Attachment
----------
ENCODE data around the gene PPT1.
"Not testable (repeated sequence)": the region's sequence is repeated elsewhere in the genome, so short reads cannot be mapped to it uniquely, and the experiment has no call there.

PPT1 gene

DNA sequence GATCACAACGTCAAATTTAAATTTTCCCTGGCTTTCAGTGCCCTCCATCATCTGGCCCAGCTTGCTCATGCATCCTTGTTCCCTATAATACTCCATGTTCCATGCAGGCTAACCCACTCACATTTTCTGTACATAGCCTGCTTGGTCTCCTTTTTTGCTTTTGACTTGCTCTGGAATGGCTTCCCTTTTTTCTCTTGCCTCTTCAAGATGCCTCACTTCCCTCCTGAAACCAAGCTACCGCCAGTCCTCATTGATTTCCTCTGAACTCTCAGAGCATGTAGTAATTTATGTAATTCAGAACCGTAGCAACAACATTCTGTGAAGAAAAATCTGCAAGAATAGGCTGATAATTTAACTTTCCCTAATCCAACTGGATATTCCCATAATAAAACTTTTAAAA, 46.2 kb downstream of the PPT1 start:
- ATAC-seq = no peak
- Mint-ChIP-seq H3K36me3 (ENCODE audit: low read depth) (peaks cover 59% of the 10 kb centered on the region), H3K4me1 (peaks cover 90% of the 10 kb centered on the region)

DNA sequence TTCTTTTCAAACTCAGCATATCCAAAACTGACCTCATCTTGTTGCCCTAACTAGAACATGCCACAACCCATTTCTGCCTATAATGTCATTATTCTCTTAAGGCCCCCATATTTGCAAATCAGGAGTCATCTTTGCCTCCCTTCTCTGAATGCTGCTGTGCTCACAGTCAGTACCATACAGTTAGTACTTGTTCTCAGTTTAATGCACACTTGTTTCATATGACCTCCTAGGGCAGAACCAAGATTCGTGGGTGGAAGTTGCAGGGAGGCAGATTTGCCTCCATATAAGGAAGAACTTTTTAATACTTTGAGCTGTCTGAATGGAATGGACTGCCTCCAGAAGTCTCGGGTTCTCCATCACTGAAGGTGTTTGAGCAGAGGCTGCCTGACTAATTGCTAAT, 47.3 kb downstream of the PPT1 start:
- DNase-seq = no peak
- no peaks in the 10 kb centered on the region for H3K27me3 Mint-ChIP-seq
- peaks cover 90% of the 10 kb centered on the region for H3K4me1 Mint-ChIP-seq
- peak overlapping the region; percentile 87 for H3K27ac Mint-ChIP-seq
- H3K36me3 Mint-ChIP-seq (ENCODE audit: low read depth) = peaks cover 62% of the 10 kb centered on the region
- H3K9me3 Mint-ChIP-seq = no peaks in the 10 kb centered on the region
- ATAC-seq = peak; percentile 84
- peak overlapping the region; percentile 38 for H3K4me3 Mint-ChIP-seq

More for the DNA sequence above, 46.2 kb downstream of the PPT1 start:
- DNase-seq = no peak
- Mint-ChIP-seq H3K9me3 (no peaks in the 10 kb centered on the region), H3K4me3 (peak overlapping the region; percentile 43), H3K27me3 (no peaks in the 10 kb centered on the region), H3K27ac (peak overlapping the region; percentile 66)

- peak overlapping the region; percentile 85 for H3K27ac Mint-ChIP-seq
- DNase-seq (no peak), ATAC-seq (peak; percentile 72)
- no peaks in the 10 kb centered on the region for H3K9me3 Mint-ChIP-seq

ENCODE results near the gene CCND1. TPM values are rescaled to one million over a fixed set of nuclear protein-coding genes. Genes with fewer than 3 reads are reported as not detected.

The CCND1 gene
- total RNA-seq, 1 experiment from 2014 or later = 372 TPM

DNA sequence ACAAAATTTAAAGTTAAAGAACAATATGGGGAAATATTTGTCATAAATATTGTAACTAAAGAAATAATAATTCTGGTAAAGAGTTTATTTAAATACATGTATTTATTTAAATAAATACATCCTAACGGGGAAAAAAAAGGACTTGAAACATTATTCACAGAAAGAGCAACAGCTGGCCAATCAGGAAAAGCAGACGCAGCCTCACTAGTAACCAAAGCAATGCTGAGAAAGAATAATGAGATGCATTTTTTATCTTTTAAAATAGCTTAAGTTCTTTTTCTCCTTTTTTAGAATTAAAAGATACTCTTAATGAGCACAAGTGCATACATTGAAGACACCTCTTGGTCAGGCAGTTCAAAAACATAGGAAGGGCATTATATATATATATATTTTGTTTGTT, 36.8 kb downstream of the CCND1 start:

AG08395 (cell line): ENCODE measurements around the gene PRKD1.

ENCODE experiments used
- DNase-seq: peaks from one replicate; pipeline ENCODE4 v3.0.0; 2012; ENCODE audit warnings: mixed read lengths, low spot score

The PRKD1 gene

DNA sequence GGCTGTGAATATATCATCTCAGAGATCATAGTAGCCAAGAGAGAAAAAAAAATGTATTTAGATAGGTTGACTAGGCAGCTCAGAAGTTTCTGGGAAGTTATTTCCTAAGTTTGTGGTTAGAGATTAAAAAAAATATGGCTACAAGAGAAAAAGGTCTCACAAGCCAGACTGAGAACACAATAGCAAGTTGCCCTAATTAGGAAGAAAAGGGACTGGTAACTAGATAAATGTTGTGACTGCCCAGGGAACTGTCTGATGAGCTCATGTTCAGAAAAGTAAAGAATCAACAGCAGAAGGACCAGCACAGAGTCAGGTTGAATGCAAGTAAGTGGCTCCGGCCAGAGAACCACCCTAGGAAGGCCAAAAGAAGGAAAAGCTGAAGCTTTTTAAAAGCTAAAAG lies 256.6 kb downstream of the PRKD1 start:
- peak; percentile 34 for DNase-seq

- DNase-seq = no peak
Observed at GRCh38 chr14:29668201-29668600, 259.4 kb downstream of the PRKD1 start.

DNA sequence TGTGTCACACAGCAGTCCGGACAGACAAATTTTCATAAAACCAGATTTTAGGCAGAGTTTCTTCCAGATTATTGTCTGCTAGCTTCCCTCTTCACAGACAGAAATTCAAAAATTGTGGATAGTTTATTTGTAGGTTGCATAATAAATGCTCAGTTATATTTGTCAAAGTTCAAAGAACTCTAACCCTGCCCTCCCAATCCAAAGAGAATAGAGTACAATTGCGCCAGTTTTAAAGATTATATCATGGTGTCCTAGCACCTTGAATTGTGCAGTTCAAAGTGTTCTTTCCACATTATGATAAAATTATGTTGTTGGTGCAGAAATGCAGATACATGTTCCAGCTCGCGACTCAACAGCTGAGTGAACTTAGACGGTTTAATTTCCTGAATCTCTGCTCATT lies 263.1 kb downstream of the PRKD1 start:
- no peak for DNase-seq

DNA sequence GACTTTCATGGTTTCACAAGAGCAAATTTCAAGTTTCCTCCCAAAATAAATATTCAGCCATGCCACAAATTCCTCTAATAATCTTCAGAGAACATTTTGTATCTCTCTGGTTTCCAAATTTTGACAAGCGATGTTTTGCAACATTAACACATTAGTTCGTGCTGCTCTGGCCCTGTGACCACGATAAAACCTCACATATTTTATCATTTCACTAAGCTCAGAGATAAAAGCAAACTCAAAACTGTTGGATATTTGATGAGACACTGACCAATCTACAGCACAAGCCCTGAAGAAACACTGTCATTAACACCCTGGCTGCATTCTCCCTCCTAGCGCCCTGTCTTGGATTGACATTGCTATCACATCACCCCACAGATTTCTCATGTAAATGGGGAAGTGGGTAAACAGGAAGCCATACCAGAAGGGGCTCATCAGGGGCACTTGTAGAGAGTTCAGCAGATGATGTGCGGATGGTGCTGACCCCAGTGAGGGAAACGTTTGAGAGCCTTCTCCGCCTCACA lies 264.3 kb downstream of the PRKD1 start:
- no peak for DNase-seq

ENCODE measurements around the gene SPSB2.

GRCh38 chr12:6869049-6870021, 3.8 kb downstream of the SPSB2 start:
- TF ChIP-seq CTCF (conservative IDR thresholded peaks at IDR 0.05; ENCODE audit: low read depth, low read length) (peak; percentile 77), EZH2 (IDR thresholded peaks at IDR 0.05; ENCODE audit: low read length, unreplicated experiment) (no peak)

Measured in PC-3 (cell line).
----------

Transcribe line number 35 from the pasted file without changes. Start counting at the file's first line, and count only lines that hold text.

- no peak for DNase-seq